Photo: Chris Machian | minorwhite studio ‘The Rainbow: Certain Principles of Light and Shapes Between Forms’ is an art installation by renown artist Michael Jones McKean, which will be launched…
Brazilian artist Ernesto Neto is the one of the most important proponents of the Neo-Concrete movement, which was formed in Brazil in the 1950s. His most recent installation, ‘Crazy Hyperculture in the Vertigo of the World’ at the Faena Arts Center in Buenos Aires, invites the viewer to touch, smell and walk inside its inner space.
Neto works with abstract installations which often take up the whole expositional space, creating spatial labyrinths in which fine membranes –stretched taught and fixed at various points– containing spices of varying colours and aromas (saffron, cloves) hang down here and there in the shape of enormous droplets.
The main elements and materials used in his works are the elasticity of the fabrics, the force of gravity, spices and polythene foam.
Link to the exhibit’s page on the Faena Arts Center site.
More images after the jump.
From June 24, 2012, Canary Wharf is set to host London’s first Canstruction® event. The exhibition will see some giant sculptures being created out of 40,000 cans of food, by some of the world’s leading architects and designers. At the end of the event, the sculptures will be taken apart, and the cans will be redistributed to London’s needy people by Fareshare, an UK food charity.
The pieces will be on display in the lobby of One Canada Square, Britain’s tallest skyscraper, and Canary Wharf’s shopping malls. An expert panel of judges will select an overall champion, among other categories, and the winners will compete in the final International Canstruction® Competition 2013 in the United States.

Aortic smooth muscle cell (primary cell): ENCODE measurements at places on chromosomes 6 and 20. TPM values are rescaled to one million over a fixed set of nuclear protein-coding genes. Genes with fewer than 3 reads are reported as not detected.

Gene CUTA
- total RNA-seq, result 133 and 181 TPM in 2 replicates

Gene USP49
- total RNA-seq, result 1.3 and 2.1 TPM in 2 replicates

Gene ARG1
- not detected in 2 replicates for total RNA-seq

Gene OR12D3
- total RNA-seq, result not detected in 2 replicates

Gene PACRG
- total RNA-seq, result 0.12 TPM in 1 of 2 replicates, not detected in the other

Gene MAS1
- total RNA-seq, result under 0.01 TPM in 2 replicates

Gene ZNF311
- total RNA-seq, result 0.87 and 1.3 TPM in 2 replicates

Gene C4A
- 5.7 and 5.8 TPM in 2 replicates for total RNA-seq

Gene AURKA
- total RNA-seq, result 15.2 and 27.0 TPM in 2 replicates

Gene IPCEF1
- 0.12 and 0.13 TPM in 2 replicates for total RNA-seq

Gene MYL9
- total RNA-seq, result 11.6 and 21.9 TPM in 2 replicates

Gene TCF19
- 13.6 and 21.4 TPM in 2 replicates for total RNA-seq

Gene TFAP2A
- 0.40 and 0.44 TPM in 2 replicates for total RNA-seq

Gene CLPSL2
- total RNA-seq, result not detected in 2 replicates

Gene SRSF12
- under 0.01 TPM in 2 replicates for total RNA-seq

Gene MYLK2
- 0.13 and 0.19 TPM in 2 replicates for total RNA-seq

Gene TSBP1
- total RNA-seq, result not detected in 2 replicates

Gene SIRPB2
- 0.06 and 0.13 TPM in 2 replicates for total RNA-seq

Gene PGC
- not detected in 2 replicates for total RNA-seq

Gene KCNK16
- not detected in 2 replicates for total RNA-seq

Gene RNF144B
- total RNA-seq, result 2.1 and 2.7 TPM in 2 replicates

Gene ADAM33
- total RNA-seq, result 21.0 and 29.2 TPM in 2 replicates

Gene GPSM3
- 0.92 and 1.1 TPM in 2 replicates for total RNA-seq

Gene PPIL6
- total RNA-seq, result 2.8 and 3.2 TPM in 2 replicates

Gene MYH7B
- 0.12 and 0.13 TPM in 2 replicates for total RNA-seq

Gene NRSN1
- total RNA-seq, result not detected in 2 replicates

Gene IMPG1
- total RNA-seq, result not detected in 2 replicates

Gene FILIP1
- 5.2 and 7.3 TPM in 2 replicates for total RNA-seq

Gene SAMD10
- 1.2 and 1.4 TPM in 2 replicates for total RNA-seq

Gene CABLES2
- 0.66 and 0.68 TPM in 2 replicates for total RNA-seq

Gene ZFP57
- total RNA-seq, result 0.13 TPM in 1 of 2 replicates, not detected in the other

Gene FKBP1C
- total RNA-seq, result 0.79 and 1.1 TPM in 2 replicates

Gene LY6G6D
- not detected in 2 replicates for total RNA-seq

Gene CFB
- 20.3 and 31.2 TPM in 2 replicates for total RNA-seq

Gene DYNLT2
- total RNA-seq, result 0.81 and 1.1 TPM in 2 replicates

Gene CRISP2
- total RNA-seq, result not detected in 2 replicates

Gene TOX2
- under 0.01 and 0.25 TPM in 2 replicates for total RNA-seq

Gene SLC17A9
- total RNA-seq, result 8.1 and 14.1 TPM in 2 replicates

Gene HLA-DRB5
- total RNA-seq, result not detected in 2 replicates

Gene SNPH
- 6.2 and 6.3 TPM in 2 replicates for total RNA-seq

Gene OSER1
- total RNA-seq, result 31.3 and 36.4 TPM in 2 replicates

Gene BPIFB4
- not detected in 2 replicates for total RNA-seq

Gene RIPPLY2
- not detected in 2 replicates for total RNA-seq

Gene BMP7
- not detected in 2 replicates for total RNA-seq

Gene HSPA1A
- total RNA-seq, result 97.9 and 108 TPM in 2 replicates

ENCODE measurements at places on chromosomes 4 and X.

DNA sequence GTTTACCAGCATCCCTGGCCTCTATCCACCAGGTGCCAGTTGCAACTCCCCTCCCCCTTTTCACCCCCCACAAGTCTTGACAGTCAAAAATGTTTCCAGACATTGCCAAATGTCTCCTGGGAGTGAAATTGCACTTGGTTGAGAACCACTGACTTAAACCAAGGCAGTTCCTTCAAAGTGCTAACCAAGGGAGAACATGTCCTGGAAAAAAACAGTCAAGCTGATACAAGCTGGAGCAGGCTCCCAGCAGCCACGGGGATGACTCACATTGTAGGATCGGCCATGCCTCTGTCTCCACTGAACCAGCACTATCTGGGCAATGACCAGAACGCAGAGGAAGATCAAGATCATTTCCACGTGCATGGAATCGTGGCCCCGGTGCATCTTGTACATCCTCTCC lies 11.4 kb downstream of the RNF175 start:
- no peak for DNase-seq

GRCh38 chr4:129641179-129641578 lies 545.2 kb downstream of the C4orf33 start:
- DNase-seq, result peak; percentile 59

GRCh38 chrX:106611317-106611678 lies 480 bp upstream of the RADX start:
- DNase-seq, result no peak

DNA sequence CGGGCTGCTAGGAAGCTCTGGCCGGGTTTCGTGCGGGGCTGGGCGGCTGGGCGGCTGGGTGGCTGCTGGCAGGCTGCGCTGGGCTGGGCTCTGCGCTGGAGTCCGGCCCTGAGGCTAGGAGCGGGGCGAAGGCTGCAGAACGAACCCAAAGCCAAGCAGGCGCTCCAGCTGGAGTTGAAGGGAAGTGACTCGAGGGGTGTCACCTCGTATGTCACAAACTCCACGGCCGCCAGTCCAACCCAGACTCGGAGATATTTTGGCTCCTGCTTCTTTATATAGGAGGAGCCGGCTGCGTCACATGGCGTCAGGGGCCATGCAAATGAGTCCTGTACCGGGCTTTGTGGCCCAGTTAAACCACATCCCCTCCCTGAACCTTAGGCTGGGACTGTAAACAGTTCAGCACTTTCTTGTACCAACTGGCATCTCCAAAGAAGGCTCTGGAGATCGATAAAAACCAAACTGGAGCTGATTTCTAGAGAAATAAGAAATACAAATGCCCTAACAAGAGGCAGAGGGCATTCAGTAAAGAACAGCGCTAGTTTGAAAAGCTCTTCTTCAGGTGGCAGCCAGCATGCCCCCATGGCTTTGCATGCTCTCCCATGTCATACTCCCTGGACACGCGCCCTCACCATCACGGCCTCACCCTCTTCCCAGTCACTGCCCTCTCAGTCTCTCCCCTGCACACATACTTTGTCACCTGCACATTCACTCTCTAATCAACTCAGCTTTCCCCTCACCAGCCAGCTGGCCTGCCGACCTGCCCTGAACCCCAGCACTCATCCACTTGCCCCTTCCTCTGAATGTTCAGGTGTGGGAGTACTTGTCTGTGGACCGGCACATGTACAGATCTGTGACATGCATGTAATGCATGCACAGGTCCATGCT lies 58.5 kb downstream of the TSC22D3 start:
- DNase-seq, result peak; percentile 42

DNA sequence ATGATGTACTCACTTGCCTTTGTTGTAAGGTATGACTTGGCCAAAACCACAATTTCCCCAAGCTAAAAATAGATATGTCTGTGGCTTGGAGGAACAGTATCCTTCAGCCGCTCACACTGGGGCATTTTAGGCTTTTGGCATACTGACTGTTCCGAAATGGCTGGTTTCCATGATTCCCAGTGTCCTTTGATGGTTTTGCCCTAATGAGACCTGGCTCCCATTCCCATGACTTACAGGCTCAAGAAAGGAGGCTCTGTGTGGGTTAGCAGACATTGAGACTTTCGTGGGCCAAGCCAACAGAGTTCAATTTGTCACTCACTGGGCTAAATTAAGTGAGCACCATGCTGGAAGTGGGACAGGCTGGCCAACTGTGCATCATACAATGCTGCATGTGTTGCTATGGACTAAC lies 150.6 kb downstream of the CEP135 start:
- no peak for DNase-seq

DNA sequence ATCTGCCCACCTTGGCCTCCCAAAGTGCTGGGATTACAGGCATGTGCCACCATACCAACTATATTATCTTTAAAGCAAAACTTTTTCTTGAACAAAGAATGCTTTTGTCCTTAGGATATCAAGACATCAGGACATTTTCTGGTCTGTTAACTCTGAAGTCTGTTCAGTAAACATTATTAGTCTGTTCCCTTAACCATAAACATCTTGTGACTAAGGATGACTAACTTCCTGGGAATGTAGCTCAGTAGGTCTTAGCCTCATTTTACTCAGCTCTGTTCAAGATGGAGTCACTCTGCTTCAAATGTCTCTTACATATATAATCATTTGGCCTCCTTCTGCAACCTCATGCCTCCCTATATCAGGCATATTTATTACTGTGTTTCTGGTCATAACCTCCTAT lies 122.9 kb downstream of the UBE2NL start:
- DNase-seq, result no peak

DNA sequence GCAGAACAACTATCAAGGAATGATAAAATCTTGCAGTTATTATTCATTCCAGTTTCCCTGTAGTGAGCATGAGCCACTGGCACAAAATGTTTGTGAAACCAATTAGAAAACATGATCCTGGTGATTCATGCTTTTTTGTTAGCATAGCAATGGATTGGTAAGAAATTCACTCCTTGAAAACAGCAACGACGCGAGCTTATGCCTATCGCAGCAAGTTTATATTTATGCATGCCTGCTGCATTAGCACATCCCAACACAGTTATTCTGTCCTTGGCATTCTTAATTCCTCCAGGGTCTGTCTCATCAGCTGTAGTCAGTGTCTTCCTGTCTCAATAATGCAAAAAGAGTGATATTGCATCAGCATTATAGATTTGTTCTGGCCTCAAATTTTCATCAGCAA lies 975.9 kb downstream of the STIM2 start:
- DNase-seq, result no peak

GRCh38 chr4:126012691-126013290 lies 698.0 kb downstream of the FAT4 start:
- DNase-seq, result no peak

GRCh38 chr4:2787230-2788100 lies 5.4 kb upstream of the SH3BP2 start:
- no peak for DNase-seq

The main exhibition will run from Monday 25 June – Saturday 7 July, 2012.
Hit the jump to check out images of sculptures exhibited at previous Canstruction events.
Installed in the heart of Canary Wharf, London, Aeolus is a enormous acoustic sculpture that “sings” with the passing breeze. Named after the god of the four winds in Greek mythology, the sculpture consists of low-tension nylon harp strings attached to 310 polished stainless steel tubes, which redirect the passing air into the center of the piece, and create an unique sound in the process.
The sculpture will be positioned in Canada Square Park. It provides both acoustic and optical sensations, with the pipes framing, inverting and magnifying the landscape, which in Canary Wharf will include the reflected architecture of the UK’s tallest skyscrapers. The viewers’ experience will change throughout the day as the clouds and sun move across the sky and surrounding buildings.
The installation is the brainchild of Bristol-based artist Luke Jerram, who is quite well known for his ‘Play Me I’m Yours’ project, where dozens of pianos were installed across central London for the public to play. Aeolus is the grand culmination of Jerram’s three year investigation into acoustics, wind and architecture. Jerram says that he was inspired during a research trip to Iran, where a well-digger in the Qanat desert spoke to him of “the wells singing in the wind.”
The sculpture will be on display until 10th May, 2012, at Canada Square Park, Canary Wharf, London.
Link to the official site.
Hit the jump to see more awe-inspiring images of the installation.
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